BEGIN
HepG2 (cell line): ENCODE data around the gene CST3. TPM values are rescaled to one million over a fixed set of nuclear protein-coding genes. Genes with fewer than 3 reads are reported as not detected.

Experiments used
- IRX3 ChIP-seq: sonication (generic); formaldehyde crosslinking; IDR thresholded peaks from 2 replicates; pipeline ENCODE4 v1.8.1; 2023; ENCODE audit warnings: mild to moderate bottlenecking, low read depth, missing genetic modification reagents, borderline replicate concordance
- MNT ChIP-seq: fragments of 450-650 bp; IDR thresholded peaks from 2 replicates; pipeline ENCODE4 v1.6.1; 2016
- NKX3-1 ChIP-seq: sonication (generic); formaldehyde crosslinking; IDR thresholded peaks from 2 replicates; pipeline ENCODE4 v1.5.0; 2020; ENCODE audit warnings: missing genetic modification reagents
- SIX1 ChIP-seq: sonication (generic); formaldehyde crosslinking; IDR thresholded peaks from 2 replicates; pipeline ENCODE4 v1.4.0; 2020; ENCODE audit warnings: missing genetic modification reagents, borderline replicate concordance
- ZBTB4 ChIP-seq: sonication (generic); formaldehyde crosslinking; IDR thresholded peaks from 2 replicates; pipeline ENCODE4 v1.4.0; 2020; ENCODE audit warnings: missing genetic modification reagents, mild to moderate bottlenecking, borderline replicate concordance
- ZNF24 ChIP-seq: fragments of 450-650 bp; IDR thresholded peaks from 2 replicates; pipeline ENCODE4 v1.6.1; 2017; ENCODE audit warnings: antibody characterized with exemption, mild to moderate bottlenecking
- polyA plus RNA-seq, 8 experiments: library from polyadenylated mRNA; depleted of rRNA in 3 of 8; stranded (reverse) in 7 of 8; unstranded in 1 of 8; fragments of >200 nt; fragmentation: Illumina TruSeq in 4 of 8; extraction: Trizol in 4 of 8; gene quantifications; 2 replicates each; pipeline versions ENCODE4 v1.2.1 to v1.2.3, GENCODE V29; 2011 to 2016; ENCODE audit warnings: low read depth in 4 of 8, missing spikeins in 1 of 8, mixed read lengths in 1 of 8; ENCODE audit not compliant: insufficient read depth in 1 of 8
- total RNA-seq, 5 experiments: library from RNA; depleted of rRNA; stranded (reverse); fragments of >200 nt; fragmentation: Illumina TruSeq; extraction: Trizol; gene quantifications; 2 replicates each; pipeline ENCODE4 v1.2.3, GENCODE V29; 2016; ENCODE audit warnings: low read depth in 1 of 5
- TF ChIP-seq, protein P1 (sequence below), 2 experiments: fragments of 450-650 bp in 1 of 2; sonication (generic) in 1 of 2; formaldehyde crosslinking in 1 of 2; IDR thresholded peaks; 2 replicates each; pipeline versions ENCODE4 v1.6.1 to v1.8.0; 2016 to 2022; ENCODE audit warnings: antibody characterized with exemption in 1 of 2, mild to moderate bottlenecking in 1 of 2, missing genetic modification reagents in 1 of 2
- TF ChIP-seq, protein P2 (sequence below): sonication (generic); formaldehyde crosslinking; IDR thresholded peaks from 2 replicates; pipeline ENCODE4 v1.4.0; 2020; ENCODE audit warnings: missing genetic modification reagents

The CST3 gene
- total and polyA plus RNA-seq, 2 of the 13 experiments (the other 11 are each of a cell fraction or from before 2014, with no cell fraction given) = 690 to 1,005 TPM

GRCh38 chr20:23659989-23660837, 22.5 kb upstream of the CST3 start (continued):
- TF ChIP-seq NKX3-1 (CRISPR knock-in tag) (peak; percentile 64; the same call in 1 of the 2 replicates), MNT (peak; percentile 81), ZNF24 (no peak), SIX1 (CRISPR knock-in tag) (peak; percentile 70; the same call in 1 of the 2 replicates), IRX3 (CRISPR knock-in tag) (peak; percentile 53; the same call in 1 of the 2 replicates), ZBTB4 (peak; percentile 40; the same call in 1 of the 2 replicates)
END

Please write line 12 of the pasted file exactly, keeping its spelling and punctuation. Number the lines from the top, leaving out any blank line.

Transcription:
- TF ChIP-seq, protein P2 (sequence below): sonication (generic); formaldehyde crosslinking; IDR thresholded peaks from 2 replicates; pipeline ENCODE4 v1.4.0; 2020; ENCODE audit warnings: missing genetic modification reagents